See Blakers presentation from time interval 08:46 through to 10:56: [2017 CURF Annual Forum – Andrew Blakers keynote]

  7. Grant Morgan says

    Since this cable may have some durability advantages of existing fiber in case of storms I wonder if they could include fiber in the design. Also, fibre optic cables make great cheap seismic monitors that could be another service they could work with someone to provide given tsunami risks in the area.

  8. Erik Christiansen says

    Undersea HVDC is as the article says, not new. I recall reading in New Scientist in 1971 of such a link between Denmark and Sweden. That mention was scant on details, focusing on the freedom from having to synchronise the two national grids, rather than any efficiency and economy gains. (Or I’ve forgotten those extra bits.)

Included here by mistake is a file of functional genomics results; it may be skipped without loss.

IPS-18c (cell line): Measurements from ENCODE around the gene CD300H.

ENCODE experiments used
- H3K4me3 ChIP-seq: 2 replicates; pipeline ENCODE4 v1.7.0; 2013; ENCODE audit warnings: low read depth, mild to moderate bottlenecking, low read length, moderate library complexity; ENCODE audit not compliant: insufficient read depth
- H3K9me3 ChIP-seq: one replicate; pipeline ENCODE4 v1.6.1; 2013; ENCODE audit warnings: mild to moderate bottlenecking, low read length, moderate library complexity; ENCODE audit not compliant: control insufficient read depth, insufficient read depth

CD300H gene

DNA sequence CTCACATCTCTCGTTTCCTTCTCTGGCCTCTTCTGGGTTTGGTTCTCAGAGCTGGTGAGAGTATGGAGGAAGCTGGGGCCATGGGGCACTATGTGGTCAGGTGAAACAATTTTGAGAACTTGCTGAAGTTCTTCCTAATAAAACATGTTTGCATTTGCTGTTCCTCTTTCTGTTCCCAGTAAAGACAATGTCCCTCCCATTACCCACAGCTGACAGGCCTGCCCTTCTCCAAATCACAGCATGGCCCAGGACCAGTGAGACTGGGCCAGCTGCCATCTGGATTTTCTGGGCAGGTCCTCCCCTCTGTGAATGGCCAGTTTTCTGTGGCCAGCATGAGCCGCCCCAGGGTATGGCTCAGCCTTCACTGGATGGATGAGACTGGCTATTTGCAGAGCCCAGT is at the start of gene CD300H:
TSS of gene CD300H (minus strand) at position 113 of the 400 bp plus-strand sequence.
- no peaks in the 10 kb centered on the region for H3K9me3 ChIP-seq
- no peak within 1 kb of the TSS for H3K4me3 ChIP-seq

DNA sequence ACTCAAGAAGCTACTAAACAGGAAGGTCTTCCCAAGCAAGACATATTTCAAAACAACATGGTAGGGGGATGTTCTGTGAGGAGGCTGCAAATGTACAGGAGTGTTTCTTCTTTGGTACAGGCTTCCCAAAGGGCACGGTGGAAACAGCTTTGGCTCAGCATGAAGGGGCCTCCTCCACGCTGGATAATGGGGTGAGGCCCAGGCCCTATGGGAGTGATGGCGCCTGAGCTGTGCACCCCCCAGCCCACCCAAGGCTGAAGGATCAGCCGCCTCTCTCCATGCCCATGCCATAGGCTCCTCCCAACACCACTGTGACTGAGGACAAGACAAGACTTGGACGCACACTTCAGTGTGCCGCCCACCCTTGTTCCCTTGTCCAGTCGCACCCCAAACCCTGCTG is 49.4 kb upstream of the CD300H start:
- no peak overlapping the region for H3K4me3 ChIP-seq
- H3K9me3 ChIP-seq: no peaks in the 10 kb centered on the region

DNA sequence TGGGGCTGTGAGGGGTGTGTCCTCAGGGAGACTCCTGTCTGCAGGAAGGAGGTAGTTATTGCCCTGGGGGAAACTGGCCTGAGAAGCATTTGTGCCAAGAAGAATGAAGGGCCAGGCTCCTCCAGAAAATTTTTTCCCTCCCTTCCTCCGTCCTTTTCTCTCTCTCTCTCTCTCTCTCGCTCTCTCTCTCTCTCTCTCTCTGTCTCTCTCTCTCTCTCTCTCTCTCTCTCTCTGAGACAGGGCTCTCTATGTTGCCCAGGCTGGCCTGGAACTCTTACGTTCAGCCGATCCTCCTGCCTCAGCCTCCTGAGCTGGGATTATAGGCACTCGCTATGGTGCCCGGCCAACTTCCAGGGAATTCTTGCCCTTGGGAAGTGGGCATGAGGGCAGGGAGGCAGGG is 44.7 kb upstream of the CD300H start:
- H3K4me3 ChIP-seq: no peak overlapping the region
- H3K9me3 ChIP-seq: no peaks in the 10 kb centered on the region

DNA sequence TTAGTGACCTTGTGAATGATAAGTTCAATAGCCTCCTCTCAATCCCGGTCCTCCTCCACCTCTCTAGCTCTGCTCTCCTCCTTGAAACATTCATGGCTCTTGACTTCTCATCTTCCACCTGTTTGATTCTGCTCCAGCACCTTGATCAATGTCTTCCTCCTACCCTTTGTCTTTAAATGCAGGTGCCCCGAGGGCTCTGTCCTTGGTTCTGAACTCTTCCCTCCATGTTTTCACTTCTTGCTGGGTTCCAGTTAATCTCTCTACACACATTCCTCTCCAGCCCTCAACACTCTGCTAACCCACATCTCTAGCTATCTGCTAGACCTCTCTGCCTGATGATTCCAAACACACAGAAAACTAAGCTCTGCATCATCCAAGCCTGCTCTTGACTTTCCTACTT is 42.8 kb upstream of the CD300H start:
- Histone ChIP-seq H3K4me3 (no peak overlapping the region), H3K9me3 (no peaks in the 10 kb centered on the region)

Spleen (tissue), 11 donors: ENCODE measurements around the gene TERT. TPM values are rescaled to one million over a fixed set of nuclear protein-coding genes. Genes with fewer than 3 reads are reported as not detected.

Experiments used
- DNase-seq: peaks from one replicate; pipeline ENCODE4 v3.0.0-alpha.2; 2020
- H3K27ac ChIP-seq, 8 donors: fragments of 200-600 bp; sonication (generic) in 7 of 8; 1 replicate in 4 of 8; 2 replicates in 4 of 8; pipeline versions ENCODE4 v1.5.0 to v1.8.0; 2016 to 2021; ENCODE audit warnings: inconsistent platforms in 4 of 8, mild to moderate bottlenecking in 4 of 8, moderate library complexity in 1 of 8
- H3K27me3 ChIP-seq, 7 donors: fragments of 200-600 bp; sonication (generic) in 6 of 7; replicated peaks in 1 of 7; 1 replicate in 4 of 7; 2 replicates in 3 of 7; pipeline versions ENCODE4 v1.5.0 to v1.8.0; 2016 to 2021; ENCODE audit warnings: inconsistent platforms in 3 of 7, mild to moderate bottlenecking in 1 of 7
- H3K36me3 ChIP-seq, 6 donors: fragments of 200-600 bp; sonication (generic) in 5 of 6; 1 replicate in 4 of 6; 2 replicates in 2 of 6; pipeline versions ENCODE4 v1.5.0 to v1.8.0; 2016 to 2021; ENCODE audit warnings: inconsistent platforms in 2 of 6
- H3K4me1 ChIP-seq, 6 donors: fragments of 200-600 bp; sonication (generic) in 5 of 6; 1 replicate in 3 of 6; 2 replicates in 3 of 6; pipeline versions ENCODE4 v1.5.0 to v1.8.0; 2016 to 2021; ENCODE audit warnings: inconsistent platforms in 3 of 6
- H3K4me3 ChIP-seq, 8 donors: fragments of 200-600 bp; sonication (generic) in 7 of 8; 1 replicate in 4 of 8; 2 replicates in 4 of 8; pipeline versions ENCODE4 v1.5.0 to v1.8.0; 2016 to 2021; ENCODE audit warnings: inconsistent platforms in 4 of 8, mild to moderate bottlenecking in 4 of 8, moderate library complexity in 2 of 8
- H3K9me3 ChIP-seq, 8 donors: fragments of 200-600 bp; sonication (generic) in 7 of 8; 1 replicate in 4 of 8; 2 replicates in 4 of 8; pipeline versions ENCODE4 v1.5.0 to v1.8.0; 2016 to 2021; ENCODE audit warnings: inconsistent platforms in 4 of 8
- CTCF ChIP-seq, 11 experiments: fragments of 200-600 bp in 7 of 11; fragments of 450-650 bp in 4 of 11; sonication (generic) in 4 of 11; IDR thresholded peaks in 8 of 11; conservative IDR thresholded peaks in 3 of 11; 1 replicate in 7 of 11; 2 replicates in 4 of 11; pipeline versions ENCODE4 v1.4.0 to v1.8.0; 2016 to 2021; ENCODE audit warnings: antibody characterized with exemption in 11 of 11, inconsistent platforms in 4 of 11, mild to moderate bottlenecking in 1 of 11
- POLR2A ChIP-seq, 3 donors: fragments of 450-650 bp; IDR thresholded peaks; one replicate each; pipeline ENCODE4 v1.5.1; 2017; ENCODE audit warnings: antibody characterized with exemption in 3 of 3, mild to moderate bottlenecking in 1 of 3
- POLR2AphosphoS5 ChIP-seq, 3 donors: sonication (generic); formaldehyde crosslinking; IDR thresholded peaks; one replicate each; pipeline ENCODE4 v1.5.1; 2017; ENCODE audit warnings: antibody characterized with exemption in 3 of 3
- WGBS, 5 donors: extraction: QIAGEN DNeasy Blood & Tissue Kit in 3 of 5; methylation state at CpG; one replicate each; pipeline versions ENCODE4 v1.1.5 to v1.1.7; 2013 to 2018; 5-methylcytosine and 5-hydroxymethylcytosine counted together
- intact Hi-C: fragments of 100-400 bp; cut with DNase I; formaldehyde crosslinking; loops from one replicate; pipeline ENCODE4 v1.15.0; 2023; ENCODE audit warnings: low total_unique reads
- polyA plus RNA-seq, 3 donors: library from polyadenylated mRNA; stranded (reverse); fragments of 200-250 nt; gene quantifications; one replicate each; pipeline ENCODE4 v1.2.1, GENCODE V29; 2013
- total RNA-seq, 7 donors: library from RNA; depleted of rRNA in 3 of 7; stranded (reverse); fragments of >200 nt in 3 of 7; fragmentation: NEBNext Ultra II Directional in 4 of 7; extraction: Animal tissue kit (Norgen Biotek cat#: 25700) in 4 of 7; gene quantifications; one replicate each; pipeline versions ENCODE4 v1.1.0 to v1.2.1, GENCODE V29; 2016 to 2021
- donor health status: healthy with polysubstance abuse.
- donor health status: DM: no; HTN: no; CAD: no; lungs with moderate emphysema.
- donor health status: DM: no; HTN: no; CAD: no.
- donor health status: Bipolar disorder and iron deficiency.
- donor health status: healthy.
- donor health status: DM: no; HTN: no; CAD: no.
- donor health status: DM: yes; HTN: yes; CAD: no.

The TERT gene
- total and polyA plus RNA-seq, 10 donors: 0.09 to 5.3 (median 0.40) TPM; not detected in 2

Those converters used SCRs (Silicon Controlled Rectifiers), now ancient technology, arranged in tall towers reminiscent of a HV test lab, to deal with the high transmission voltage. It was considered pretty nifty back then.

    As for expandability, I’ve read somewhere that covering just 7% of Australia’s deserts with solar panels could provide the world’s grid energy needs. That was a few years ago. I don’t know how well that was researched, or how consumption has increased since. And doubtless beyond some distance, it’d be more economical to export the energy as ammonia (hydrogen transport medium) – not least because that also provides storage.

  9. Don Morris says

    When I first read about this project I looked over another potential project. The U.S. state of Hawaii to Baja California (Mexico) is about the same distance. Maybe Hawaii could import their power as well. Their electricity cost is currently very high and space for renewables is limited.

  10. Dominik Lenné says

    I would be greatly interested in what part of the 16 Billion $ are the cable costs, also the approximated energy losses of transport.